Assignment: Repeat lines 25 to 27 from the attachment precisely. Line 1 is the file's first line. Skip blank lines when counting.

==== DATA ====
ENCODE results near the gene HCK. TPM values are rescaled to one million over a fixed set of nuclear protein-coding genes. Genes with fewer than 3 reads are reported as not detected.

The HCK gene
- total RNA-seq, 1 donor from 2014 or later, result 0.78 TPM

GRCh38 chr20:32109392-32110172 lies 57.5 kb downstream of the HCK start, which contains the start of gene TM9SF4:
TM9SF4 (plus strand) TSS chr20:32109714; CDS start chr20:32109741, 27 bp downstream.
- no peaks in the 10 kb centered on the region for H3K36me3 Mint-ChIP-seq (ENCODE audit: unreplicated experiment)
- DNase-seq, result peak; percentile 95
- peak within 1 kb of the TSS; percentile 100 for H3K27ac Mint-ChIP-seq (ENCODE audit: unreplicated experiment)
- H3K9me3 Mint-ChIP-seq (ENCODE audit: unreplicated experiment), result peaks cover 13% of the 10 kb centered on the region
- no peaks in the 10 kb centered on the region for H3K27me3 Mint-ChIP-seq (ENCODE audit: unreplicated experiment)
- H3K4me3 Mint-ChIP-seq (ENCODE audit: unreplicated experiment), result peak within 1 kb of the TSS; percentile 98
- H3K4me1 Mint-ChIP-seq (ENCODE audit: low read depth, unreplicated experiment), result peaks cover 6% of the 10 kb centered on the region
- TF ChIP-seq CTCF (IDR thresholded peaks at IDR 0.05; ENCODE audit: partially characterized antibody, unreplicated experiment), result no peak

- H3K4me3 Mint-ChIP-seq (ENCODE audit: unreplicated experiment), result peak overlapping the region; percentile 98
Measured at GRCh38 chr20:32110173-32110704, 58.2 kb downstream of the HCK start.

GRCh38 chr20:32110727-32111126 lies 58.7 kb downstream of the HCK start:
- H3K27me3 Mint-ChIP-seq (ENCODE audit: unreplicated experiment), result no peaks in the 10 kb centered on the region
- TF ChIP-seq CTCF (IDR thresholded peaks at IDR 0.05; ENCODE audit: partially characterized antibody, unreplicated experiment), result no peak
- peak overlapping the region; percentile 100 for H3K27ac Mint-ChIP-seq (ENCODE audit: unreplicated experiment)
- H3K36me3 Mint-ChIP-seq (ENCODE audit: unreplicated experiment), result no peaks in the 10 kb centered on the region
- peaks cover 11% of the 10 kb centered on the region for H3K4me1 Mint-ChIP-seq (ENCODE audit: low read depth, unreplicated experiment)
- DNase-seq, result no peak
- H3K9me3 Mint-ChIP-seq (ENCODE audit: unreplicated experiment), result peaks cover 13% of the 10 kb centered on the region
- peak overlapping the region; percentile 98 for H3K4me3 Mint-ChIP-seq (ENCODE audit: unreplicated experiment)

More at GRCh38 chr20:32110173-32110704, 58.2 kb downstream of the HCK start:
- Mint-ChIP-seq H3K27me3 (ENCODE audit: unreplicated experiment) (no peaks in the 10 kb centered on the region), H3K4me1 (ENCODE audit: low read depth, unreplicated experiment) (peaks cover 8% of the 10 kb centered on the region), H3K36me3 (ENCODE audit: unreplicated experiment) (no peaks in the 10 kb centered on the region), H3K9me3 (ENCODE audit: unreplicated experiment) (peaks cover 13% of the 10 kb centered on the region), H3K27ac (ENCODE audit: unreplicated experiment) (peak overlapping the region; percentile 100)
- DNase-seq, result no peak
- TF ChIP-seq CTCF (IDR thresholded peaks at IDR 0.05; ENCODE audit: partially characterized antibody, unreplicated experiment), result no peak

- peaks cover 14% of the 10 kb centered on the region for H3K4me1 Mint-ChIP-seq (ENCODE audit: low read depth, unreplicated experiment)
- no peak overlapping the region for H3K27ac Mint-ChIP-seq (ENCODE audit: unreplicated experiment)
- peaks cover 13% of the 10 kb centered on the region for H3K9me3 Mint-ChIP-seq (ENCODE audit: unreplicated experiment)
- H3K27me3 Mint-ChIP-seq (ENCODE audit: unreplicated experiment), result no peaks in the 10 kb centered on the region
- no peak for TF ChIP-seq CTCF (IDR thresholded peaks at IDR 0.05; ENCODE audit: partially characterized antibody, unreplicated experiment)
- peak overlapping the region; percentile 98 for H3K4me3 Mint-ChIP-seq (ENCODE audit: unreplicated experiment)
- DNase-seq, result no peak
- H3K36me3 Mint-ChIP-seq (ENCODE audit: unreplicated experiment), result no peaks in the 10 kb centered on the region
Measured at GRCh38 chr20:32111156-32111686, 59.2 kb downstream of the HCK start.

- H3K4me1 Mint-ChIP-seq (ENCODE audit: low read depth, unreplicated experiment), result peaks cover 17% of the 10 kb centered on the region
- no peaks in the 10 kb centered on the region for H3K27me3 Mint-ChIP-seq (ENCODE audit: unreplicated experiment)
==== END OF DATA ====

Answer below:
More at GRCh38 chr20:32110173-32110704, 58.2 kb downstream of the HCK start:
- Mint-ChIP-seq H3K27me3 (ENCODE audit: unreplicated experiment) (no peaks in the 10 kb centered on the region), H3K4me1 (ENCODE audit: low read depth, unreplicated experiment) (peaks cover 8% of the 10 kb centered on the region), H3K36me3 (ENCODE audit: unreplicated experiment) (no peaks in the 10 kb centered on the region), H3K9me3 (ENCODE audit: unreplicated experiment) (peaks cover 13% of the 10 kb centered on the region), H3K27ac (ENCODE audit: unreplicated experiment) (peak overlapping the region; percentile 100)
- DNase-seq, result no peak